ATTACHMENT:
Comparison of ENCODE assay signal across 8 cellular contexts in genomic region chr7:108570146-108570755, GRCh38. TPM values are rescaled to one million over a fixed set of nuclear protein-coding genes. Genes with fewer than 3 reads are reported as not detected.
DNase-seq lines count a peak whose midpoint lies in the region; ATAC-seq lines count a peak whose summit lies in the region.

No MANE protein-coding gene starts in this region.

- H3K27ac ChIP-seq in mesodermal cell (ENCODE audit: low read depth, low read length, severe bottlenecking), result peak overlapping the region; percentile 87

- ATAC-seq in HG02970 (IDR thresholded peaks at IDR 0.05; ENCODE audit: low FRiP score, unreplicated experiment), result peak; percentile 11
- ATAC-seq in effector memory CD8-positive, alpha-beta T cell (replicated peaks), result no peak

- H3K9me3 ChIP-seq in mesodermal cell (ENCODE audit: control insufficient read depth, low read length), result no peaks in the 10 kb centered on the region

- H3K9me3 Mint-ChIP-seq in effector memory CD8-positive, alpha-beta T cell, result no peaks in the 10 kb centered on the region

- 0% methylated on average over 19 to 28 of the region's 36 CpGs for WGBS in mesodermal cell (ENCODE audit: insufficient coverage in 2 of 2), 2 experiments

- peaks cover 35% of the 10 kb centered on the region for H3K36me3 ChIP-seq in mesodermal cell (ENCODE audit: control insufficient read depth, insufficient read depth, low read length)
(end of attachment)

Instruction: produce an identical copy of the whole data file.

Comparison of ENCODE assay signal across 8 cellular contexts in genomic region chr7:108570146-108570755, GRCh38. TPM values are rescaled to one million over a fixed set of nuclear protein-coding genes. Genes with fewer than 3 reads are reported as not detected.
DNase-seq lines count a peak whose midpoint lies in the region; ATAC-seq lines count a peak whose summit lies in the region.

No MANE protein-coding gene starts in this region.

- H3K27ac ChIP-seq in mesodermal cell (ENCODE audit: low read depth, low read length, severe bottlenecking), result peak overlapping the region; percentile 87

- ATAC-seq in HG02970 (IDR thresholded peaks at IDR 0.05; ENCODE audit: low FRiP score, unreplicated experiment), result peak; percentile 11
- ATAC-seq in effector memory CD8-positive, alpha-beta T cell (replicated peaks), result no peak

- H3K9me3 ChIP-seq in mesodermal cell (ENCODE audit: control insufficient read depth, low read length), result no peaks in the 10 kb centered on the region

- H3K9me3 Mint-ChIP-seq in effector memory CD8-positive, alpha-beta T cell, result no peaks in the 10 kb centered on the region

- 0% methylated on average over 19 to 28 of the region's 36 CpGs for WGBS in mesodermal cell (ENCODE audit: insufficient coverage in 2 of 2), 2 experiments

- peaks cover 35% of the 10 kb centered on the region for H3K36me3 ChIP-seq in mesodermal cell (ENCODE audit: control insufficient read depth, insufficient read depth, low read length)